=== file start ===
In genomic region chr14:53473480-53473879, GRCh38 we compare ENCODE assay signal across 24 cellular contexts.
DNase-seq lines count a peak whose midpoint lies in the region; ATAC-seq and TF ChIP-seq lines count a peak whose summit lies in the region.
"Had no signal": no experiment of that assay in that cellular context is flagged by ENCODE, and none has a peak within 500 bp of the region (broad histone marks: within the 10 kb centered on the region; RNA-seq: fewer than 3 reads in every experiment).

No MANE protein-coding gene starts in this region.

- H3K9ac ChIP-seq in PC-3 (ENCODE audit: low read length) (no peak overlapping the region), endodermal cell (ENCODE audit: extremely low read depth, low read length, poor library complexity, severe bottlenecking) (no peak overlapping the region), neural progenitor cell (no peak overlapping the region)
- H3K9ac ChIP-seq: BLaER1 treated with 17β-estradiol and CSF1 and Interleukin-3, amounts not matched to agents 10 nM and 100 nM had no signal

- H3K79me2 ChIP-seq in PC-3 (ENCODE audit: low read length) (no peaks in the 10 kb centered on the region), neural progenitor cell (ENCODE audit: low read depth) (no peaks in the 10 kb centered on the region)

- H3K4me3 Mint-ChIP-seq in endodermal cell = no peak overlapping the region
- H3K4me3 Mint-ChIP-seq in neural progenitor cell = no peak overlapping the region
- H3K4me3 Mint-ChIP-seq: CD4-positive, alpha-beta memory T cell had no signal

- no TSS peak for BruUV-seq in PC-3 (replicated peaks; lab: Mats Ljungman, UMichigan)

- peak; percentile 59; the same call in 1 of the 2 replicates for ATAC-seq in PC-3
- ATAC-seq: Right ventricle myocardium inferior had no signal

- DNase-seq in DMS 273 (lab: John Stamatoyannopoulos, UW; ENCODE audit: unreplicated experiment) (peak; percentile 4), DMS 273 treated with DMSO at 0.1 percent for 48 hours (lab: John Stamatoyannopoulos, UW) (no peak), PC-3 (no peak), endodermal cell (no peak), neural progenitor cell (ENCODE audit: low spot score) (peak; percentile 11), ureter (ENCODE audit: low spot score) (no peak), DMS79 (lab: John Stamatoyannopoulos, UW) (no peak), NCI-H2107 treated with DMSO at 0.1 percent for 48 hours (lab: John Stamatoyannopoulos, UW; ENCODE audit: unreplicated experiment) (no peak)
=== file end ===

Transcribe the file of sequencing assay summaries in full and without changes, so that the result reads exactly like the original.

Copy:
In genomic region chr14:53473480-53473879, GRCh38 we compare ENCODE assay signal across 24 cellular contexts.
DNase-seq lines count a peak whose midpoint lies in the region; ATAC-seq and TF ChIP-seq lines count a peak whose summit lies in the region.
"Had no signal": no experiment of that assay in that cellular context is flagged by ENCODE, and none has a peak within 500 bp of the region (broad histone marks: within the 10 kb centered on the region; RNA-seq: fewer than 3 reads in every experiment).

No MANE protein-coding gene starts in this region.

- H3K9ac ChIP-seq in PC-3 (ENCODE audit: low read length) (no peak overlapping the region), endodermal cell (ENCODE audit: extremely low read depth, low read length, poor library complexity, severe bottlenecking) (no peak overlapping the region), neural progenitor cell (no peak overlapping the region)
- H3K9ac ChIP-seq: BLaER1 treated with 17β-estradiol and CSF1 and Interleukin-3, amounts not matched to agents 10 nM and 100 nM had no signal

- H3K79me2 ChIP-seq in PC-3 (ENCODE audit: low read length) (no peaks in the 10 kb centered on the region), neural progenitor cell (ENCODE audit: low read depth) (no peaks in the 10 kb centered on the region)

- H3K4me3 Mint-ChIP-seq in endodermal cell = no peak overlapping the region
- H3K4me3 Mint-ChIP-seq in neural progenitor cell = no peak overlapping the region
- H3K4me3 Mint-ChIP-seq: CD4-positive, alpha-beta memory T cell had no signal

- no TSS peak for BruUV-seq in PC-3 (replicated peaks; lab: Mats Ljungman, UMichigan)

- peak; percentile 59; the same call in 1 of the 2 replicates for ATAC-seq in PC-3
- ATAC-seq: Right ventricle myocardium inferior had no signal

- DNase-seq in DMS 273 (lab: John Stamatoyannopoulos, UW; ENCODE audit: unreplicated experiment) (peak; percentile 4), DMS 273 treated with DMSO at 0.1 percent for 48 hours (lab: John Stamatoyannopoulos, UW) (no peak), PC-3 (no peak), endodermal cell (no peak), neural progenitor cell (ENCODE audit: low spot score) (peak; percentile 11), ureter (ENCODE audit: low spot score) (no peak), DMS79 (lab: John Stamatoyannopoulos, UW) (no peak), NCI-H2107 treated with DMSO at 0.1 percent for 48 hours (lab: John Stamatoyannopoulos, UW; ENCODE audit: unreplicated experiment) (no peak)